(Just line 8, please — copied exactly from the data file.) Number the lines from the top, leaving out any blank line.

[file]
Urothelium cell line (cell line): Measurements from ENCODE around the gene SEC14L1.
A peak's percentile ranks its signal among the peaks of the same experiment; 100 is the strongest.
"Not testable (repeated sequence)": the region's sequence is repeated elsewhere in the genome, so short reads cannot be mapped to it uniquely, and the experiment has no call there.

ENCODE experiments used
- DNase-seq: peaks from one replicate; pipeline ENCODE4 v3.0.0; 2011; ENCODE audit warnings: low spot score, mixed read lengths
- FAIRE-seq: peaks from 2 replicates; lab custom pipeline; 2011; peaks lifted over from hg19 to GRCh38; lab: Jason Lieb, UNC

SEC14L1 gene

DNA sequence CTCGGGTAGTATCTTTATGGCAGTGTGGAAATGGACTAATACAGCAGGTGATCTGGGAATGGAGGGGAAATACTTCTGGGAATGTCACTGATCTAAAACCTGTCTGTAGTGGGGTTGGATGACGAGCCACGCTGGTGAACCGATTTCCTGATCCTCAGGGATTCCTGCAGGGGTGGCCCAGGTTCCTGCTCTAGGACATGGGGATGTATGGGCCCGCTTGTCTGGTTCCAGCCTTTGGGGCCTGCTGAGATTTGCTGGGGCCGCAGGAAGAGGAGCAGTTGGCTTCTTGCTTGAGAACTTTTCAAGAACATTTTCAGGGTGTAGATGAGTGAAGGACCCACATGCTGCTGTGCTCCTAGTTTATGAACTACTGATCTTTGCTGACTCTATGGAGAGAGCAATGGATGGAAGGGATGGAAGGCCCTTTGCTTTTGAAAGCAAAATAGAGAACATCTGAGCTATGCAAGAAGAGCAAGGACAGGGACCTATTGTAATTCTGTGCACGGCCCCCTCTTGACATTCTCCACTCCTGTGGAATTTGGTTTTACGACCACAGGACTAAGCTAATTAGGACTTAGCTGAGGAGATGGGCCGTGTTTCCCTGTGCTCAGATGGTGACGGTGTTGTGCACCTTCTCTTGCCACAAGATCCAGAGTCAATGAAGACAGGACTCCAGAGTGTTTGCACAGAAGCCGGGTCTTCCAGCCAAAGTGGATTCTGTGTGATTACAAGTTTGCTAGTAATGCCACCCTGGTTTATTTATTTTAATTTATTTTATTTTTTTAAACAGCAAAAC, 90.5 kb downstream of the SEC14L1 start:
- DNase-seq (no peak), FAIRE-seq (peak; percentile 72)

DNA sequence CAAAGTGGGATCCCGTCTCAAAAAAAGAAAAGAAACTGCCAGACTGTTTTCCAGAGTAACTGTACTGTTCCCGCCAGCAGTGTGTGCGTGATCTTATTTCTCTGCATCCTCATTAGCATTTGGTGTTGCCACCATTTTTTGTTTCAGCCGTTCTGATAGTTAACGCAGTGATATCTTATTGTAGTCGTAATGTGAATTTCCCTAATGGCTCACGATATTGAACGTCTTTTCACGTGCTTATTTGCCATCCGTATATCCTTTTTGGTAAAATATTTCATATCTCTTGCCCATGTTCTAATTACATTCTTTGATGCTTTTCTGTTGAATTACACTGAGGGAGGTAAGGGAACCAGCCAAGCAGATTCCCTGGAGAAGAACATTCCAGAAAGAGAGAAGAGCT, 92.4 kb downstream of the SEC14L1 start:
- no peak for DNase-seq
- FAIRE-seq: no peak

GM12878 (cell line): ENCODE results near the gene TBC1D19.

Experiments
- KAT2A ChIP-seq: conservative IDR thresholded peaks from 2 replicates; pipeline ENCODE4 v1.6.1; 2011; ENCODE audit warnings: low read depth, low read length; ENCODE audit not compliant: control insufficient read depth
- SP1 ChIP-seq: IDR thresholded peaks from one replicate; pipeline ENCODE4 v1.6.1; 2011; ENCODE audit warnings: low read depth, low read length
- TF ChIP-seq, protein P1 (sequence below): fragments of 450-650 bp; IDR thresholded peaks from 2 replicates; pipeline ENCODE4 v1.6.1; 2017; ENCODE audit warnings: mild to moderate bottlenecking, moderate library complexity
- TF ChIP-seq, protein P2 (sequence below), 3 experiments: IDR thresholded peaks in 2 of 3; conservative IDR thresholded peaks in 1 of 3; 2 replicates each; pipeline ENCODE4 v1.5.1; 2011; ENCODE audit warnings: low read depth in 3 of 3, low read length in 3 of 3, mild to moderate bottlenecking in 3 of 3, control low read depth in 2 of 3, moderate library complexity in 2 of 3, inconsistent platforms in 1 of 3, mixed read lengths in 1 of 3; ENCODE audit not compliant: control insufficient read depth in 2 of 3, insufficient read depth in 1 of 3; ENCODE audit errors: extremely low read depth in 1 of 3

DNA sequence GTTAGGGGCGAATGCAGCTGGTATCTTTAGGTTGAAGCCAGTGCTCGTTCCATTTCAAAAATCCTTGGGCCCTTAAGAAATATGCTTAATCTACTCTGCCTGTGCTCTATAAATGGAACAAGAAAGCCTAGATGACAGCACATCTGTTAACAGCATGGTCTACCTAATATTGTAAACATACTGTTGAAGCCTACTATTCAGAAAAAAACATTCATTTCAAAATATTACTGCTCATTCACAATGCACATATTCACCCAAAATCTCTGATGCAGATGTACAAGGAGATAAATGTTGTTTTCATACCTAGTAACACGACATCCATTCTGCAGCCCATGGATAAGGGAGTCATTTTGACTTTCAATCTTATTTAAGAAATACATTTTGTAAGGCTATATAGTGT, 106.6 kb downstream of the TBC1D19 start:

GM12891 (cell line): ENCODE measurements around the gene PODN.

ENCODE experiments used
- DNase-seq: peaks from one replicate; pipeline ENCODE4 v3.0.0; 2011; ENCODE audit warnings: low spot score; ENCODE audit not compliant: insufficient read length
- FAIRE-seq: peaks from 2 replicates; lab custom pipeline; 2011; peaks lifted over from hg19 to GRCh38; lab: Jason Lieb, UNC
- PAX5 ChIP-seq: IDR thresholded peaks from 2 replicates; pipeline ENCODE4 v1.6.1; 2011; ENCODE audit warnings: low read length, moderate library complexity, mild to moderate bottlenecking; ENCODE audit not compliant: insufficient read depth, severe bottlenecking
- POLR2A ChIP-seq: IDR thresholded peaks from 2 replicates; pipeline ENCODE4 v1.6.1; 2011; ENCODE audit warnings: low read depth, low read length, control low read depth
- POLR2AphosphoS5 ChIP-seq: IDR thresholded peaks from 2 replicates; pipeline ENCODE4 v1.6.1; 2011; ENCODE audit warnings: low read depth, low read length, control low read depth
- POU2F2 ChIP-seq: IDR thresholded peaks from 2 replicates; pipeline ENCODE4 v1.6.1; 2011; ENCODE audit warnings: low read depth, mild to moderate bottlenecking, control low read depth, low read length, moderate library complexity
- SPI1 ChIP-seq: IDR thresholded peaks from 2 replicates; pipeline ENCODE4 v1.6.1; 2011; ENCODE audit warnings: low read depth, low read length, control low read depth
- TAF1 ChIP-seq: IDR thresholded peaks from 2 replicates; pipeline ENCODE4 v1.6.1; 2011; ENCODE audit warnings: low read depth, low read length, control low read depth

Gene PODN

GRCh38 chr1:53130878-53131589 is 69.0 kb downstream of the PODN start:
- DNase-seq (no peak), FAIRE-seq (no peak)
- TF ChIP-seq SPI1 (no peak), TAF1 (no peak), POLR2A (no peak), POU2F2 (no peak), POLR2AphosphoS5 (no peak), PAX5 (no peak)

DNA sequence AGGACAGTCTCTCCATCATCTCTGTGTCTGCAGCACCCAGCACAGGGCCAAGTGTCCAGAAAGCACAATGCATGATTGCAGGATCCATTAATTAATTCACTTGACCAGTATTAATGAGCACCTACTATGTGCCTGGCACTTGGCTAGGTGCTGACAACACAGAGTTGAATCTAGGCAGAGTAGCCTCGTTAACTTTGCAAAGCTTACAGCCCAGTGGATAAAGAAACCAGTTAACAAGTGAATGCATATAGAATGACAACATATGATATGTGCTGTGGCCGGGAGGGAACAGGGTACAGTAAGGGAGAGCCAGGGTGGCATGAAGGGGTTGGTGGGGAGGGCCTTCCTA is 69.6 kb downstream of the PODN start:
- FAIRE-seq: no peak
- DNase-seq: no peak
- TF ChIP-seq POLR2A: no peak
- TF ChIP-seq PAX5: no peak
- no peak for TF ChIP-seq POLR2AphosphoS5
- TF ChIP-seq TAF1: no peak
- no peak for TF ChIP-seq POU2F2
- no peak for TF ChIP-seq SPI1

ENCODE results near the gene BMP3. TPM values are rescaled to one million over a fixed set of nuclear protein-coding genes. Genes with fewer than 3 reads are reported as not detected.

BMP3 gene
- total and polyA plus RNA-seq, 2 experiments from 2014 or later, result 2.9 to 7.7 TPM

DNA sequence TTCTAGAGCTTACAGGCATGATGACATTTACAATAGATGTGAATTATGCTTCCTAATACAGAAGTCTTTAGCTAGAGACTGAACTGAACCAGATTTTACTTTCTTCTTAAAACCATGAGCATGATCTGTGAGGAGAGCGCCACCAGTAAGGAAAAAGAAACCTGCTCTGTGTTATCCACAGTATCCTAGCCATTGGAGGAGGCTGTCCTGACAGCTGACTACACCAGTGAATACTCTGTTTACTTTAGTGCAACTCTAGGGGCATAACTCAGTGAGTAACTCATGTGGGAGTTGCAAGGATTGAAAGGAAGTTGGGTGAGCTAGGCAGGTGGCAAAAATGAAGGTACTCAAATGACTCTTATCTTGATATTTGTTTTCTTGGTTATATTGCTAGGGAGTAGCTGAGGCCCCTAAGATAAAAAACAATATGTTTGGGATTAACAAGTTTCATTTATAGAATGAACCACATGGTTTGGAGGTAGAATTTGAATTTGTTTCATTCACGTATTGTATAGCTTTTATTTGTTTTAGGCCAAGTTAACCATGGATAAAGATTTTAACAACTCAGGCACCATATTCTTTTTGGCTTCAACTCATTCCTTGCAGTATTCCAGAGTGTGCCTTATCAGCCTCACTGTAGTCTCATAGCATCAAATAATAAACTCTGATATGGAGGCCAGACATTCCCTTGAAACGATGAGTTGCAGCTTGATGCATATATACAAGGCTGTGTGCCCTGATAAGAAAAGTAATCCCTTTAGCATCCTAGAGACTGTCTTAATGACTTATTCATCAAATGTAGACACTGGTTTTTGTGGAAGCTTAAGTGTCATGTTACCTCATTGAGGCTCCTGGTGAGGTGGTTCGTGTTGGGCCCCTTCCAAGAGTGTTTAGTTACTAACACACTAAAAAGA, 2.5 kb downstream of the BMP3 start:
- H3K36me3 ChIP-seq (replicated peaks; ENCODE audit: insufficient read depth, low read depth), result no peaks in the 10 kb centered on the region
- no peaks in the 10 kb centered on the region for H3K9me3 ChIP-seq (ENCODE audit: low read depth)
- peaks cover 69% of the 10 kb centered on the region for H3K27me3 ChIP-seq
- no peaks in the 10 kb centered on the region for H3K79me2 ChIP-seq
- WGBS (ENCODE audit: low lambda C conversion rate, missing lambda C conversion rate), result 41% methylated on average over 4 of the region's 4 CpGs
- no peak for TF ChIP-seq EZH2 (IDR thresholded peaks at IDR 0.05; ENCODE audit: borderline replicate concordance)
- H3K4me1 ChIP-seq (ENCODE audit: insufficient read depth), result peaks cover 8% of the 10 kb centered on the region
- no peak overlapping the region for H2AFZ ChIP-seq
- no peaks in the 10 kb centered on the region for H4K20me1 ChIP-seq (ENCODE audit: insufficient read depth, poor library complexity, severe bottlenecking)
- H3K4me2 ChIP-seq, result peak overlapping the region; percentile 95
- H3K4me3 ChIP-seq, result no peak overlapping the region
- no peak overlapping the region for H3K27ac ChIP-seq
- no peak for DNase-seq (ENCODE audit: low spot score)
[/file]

DNA sequence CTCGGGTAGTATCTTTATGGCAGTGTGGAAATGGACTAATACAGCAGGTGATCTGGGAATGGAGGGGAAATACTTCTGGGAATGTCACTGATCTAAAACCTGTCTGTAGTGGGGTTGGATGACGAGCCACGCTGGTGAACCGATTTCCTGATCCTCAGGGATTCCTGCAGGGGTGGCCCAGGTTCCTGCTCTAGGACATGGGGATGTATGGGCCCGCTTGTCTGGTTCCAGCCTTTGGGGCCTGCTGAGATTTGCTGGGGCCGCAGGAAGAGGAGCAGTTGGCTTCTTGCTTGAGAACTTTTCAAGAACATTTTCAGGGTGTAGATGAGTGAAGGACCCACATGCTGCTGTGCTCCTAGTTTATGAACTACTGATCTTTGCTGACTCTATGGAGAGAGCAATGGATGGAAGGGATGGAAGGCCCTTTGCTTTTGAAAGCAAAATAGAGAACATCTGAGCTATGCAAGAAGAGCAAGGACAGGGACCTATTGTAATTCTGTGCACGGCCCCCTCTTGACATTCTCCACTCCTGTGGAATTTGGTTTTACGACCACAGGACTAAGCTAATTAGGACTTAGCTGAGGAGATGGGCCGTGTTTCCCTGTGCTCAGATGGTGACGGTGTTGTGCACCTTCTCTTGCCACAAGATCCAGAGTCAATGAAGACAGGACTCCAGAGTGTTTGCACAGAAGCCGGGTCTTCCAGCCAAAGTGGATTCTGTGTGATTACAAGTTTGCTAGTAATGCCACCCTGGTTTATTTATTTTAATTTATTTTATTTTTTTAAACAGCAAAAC, 90.5 kb downstream of the SEC14L1 start: